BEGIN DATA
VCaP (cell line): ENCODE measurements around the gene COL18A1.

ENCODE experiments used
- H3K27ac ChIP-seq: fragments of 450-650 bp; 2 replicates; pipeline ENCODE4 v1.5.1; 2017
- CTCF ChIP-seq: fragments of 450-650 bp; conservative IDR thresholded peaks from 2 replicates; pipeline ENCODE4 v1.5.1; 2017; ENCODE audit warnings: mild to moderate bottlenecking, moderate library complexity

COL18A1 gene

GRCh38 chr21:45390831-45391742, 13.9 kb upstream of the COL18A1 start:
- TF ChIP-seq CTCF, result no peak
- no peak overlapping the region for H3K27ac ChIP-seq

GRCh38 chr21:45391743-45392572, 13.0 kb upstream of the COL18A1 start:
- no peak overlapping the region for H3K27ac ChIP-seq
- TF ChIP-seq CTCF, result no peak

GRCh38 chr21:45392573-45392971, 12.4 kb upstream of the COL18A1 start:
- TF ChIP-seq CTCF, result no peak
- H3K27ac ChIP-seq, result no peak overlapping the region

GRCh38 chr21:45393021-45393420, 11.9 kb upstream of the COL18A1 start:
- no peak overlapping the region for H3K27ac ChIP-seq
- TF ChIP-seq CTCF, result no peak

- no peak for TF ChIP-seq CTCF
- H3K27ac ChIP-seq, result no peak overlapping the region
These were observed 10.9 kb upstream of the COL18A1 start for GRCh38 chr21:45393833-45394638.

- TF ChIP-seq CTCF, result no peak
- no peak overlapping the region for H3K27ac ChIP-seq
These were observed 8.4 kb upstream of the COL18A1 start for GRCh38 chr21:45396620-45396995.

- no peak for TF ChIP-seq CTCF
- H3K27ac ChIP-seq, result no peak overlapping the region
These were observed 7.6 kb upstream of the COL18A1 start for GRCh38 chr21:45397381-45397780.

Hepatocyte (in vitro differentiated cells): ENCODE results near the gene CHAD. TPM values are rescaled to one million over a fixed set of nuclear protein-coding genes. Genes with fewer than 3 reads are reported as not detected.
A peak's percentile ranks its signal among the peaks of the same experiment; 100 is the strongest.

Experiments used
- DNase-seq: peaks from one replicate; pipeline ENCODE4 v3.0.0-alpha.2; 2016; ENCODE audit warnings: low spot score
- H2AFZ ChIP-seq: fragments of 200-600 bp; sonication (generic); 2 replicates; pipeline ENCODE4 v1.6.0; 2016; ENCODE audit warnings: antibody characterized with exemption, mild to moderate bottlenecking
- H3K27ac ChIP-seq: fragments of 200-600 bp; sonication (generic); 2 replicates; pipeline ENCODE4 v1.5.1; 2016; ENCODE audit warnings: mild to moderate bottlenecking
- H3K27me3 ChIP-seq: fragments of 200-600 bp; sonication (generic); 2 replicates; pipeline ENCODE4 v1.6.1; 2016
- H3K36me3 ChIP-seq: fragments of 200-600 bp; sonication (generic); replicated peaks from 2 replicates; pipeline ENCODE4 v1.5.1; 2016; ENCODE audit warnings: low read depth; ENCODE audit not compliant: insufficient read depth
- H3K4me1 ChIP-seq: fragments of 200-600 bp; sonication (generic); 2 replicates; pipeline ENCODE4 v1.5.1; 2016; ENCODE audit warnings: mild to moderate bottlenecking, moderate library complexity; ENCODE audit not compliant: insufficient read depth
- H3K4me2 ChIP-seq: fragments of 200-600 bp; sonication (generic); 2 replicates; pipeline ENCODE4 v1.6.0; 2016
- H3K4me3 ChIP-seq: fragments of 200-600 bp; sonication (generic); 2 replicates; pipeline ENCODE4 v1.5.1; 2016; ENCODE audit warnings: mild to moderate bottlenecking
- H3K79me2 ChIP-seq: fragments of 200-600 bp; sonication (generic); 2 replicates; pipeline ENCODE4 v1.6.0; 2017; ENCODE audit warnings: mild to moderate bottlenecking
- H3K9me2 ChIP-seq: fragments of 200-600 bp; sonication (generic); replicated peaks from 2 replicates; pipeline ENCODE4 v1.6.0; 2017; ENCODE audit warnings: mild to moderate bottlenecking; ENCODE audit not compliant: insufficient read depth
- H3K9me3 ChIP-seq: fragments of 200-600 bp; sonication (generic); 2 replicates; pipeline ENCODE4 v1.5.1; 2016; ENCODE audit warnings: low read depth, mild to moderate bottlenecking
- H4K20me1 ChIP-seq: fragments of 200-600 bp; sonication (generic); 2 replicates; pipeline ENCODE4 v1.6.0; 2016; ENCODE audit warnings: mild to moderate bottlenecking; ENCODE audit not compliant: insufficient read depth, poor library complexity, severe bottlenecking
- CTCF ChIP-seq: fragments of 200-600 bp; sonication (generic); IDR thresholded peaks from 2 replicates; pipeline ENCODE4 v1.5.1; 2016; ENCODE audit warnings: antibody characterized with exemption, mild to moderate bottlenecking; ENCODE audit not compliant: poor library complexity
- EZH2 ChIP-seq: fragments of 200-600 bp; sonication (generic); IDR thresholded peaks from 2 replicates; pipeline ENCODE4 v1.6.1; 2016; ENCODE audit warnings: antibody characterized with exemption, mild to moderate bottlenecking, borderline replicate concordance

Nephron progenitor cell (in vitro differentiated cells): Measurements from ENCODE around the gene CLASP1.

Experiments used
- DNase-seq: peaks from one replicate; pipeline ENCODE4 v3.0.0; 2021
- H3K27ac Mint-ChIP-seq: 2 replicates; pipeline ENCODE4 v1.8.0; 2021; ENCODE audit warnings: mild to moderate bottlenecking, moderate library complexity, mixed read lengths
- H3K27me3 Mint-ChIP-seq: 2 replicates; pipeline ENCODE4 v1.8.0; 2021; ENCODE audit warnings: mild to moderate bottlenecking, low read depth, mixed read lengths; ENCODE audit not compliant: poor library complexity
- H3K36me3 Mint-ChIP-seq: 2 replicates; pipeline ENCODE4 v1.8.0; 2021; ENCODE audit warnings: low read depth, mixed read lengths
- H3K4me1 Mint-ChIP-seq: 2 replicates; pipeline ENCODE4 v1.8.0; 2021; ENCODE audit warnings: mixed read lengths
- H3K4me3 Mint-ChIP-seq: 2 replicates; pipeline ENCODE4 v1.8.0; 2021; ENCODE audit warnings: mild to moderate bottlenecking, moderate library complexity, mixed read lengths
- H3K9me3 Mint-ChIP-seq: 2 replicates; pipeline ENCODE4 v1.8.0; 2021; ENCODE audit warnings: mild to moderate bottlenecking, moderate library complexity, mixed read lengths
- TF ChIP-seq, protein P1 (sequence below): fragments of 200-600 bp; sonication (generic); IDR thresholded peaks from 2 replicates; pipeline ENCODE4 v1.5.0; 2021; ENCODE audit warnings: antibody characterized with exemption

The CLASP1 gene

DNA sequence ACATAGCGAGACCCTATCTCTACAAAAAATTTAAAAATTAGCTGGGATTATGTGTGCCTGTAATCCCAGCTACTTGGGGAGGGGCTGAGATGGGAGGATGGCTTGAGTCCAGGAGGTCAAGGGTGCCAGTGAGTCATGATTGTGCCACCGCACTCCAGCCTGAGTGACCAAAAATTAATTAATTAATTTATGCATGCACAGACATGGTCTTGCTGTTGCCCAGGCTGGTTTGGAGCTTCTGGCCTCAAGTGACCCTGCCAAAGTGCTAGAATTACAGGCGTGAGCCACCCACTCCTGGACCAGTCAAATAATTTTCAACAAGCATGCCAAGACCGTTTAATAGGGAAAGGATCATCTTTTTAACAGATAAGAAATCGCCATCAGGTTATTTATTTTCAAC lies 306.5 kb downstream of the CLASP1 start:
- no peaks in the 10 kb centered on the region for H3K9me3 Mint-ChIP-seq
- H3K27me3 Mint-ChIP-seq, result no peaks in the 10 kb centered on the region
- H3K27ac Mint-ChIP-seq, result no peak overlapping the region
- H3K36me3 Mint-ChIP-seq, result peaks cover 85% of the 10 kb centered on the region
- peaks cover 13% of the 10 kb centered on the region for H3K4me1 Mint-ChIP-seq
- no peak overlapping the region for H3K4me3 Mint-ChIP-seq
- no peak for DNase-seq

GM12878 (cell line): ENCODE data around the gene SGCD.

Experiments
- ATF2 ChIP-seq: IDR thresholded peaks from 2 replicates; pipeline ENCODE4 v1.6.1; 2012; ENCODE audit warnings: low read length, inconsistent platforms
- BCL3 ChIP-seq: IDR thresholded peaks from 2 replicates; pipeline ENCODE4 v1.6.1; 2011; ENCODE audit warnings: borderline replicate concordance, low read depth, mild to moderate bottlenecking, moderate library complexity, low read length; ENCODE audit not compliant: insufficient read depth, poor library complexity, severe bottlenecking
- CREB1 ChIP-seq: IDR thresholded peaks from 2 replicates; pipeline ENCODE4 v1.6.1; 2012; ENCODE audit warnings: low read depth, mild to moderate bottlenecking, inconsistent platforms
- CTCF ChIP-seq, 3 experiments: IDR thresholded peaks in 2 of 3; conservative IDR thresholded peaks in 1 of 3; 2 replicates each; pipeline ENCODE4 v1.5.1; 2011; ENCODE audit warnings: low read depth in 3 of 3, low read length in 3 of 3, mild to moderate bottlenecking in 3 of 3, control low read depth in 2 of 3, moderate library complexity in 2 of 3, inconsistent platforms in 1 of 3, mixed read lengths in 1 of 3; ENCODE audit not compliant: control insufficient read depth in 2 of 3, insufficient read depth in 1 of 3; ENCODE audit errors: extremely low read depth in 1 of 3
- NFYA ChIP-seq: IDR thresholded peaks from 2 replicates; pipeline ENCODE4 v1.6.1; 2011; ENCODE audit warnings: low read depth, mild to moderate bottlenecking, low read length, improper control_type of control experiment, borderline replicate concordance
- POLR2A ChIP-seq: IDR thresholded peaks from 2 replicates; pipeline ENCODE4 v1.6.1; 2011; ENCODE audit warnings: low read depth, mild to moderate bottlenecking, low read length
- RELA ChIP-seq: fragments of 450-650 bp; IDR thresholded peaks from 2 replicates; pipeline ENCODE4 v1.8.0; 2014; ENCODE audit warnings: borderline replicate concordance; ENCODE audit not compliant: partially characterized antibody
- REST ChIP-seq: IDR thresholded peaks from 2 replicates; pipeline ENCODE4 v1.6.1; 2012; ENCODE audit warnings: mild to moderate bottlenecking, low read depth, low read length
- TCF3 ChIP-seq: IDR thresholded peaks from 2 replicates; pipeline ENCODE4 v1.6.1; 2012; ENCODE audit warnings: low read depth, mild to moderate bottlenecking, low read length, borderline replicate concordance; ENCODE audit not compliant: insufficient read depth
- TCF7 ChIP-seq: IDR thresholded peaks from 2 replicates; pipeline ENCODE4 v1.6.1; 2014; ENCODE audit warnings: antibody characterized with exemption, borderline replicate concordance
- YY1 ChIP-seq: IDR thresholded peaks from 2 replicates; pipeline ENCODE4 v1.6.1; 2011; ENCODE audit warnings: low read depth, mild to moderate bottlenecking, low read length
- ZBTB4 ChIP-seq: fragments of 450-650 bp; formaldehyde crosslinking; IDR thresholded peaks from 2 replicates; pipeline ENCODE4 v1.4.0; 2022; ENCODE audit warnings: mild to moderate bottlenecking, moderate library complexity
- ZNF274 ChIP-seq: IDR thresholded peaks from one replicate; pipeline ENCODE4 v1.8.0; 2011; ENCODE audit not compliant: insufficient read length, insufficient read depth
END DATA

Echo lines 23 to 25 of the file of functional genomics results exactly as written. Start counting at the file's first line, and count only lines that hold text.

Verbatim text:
These were observed 8.4 kb upstream of the COL18A1 start for GRCh38 chr21:45396620-45396995.

- no peak for TF ChIP-seq CTCF
- H3K27ac ChIP-seq, result no peak overlapping the region